13. Venus rock composition • Sampled in only 7 locations by Soviet landers • Composition consistent with low-silica basalt • Exposed crust is <1 Gyr old though Venera 14

  14. Interpretation of Radar Data • Surface of Venus has been imaged by radar • Pioneer Venus (late 1970’s) • Venera 15 and 16 (1980’s) • Magellan (1992 – 1994) • Backscatter and altimetry • 98% coverage • Side-looking system • No shadows – observation at 0o phase • Light/Dark tones don’t correspond to albedo • Strong radar return from: • Terrain that has roughness on the scale of the radar wavelength • Large-scale slopes facing the spacecraft • High-altitude ‘shiny’ material • High return due to unusual dielectric constant

  15. Physiography • Surface dominated by volcanic material • Plenty of tectonics but no plate tectonics • Over 80% of Venus made up by • Volcanic plains - 70% of surface, low-lying • 9 Volcanic rises – Rift zones and major volcanoes, dynamically supported • 5 Crustal plateaus – Dominated by Tesserae, isostatically compensated • Unusual lack of impact craters • Very young surface 0.5 – 1.0 Gyr

  16. Low-lying Plains • Ridged plains • Smooth Plains • Highlands • Crustal Plateaus • Volcanic Rises

  17. Volcanism on Venus • Range of volcanic styles • Low viscosity plains volcanism  Shield volcanism  highly viscous features Sinuous rills: Baltis Vallis – 6800 km

  18. Some viscous flow features may exist… Pancake domes – Eistla region South Deadman Flow – Long valley, CA

  19. Shield plains • Usually only a few 100 km across • Fields of gentle sloping volcanic shields • Crossed by wrinkle ridges • Shields usually constructed from non-viscous lava • Some shields are steep implying more evolved lava • Venera 8 lander probably sampled one of these areas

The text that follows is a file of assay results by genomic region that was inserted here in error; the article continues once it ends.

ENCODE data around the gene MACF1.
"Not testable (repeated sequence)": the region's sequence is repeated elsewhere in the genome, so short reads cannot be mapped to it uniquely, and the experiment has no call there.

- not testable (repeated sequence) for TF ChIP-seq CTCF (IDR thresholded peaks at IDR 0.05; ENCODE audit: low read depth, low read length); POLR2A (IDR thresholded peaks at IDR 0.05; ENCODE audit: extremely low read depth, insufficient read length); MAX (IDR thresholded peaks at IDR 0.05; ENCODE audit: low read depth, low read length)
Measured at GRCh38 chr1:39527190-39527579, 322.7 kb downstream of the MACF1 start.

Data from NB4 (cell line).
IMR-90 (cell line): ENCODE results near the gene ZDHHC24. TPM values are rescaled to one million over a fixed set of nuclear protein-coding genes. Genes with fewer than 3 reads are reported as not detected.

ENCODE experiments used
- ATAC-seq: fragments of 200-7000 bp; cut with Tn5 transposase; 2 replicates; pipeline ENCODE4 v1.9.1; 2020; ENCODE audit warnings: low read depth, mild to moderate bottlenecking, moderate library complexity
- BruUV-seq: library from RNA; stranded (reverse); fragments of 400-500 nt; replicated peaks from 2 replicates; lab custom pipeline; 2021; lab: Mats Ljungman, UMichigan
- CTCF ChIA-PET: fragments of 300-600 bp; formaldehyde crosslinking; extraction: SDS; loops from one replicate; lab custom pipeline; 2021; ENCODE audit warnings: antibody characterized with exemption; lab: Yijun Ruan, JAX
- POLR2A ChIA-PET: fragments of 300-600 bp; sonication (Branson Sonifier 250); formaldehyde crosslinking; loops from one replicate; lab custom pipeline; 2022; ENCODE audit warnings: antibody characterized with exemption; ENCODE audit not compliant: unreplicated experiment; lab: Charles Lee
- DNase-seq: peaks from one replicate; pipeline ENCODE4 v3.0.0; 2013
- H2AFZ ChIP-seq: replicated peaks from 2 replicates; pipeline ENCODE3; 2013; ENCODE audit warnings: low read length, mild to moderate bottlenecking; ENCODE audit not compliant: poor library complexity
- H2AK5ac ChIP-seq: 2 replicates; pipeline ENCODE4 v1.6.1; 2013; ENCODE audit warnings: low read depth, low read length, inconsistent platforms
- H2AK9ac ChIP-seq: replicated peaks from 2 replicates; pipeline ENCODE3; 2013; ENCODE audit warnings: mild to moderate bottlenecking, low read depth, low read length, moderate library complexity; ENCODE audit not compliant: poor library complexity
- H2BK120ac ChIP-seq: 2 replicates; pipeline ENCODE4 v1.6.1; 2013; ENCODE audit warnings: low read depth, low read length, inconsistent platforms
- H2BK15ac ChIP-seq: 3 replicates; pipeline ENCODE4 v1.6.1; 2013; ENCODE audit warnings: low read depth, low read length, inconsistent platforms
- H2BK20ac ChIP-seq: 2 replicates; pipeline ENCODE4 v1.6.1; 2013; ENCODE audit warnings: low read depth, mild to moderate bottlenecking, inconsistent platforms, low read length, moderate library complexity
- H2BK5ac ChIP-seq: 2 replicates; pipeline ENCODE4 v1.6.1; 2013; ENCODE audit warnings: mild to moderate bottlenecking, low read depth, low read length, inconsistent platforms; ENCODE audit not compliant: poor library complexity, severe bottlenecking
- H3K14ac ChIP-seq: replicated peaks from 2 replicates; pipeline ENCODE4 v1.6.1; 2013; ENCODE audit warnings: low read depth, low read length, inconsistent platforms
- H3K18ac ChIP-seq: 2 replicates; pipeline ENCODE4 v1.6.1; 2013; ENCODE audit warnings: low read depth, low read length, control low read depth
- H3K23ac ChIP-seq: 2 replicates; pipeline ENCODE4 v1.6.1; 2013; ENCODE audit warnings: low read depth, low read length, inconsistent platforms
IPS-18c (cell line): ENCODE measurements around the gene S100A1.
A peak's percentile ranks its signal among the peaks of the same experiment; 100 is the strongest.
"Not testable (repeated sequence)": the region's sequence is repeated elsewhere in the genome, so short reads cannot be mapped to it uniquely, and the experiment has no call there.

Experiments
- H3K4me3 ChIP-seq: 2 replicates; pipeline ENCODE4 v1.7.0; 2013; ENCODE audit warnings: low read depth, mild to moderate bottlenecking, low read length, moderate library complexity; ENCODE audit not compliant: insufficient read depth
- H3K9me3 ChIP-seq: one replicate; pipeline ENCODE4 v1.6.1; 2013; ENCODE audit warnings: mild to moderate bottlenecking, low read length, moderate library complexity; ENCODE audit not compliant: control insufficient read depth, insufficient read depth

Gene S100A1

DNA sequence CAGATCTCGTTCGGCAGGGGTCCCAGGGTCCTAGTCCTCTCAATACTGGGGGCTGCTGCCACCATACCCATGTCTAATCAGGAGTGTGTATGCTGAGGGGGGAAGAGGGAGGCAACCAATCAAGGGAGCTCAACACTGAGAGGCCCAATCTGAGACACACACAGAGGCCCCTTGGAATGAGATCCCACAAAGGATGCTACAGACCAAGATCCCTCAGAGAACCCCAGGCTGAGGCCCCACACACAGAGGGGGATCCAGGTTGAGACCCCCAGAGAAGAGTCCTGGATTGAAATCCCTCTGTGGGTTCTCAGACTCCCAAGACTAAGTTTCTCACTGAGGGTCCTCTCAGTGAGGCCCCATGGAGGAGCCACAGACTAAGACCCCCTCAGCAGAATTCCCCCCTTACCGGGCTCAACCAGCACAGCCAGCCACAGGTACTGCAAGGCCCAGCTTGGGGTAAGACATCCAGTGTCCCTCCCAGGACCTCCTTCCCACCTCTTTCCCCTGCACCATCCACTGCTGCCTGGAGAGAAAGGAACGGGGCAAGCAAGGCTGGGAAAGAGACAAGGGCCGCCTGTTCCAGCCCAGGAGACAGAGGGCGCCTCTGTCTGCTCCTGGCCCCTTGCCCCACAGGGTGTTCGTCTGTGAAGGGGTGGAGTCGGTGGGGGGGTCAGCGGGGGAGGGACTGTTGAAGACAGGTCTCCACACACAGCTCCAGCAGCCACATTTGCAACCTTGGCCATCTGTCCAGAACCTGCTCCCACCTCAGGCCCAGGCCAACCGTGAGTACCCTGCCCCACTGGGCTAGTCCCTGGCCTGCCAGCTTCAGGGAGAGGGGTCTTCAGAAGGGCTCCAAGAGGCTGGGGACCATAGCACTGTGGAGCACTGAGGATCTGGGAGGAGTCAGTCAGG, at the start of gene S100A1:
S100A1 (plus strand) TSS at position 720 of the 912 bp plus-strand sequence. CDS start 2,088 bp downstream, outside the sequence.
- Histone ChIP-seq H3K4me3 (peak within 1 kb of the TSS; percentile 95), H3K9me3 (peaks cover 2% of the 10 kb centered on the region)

20. Volcanic Plains • Ridged plains – 70 % Venusian surface • Emplaced over a few 10’s Myr • Deformed with wrinkle ridges (compressional faults) • 1-2 km wide, 100-200 km long • High-yield, non-viscous eruptions of basalt • Gentle slopes and smooth surfaces • Long run-out flows 100-200 km • Chemical analysis – Venera 9, 10, 13 & Vega 1, 2 • Total volume of lavas close to 1-2 x 108 km3 • Contain sinuous channels • 2-5 km wide, 100’s km long • Baltis Vallis is 6800 km long, longest channel in the solar system • Thermal erosion by lava • Smooth plains cover 10-15% of Venusian surface • Superposed on ridged plains • Not deformed by wrinkle ridges • Consist of overlapping flows with lobate morphology Sinuous rills: Baltis Vallis – 6800 km

  21. Emplacement of plains material followed by widespread compression • Solomon et al. (and some other papers) describe a climate-volcanism-tectonism feedback mechanism • Resurfacing releases a lot of CO2 causing planet to warm up • Heating of surfaces causes thermal expansion resulting in compressive forces. • Explains pervasive wrinkle ridge formation on volcanic plains

  22. Coronae • Morphologic term • Quasi-circular raised feature • Annulus of concentric fractures and ridges • Radially orientated fractures in their interiors • 360 Coronae identified • Size ranges from 75 to 2000 Km • Interiors raised about 1km • Associated with large amounts of volcanism • Occurred in parallel with volcanic plains formation • Typical formation sequence: • Volcanism • Topographic uplift • Forming radial fractures • Withdrawal of magma • Topographic subsidence • Forming concentric fractures

  23. Highlands • Crustal Plateaus • Volcanic Rises • Low-lying Plains • Ridged plains • Smooth Plains

  24. Volcanic Rises • Nine major volcanic rises • 1000-2400km across • Containing: • Rift zones • Lava flows • Large volcanic edifaces • Associated gravity anomalies • Dynamically supported by a mantle plume • Young • Craters? • Partly uplifted old plains • Superposed features are young though • Usually dominated by: • Rifts • Large shield volcanoes • Coronae

  25. Rifts • Extensional stress from volcanic rise uplift

  26. Crustal Plateaus • Steep-sided, flat-topped, quasi-circular • Isostatically compensated • 1000-3000km across, raised by 0.5-4km • Dominated by Tesserae • Regions of complexly deformed material • Contain several episodes of both extension and compression. • Extremely rough (bright) at radar wavelength • Origin of Tesserae • Current thinking leans toward mantle plume origin • Upwelling mantle plume causes extension • Crust thickens • Partial collapse when plume disappears causes compression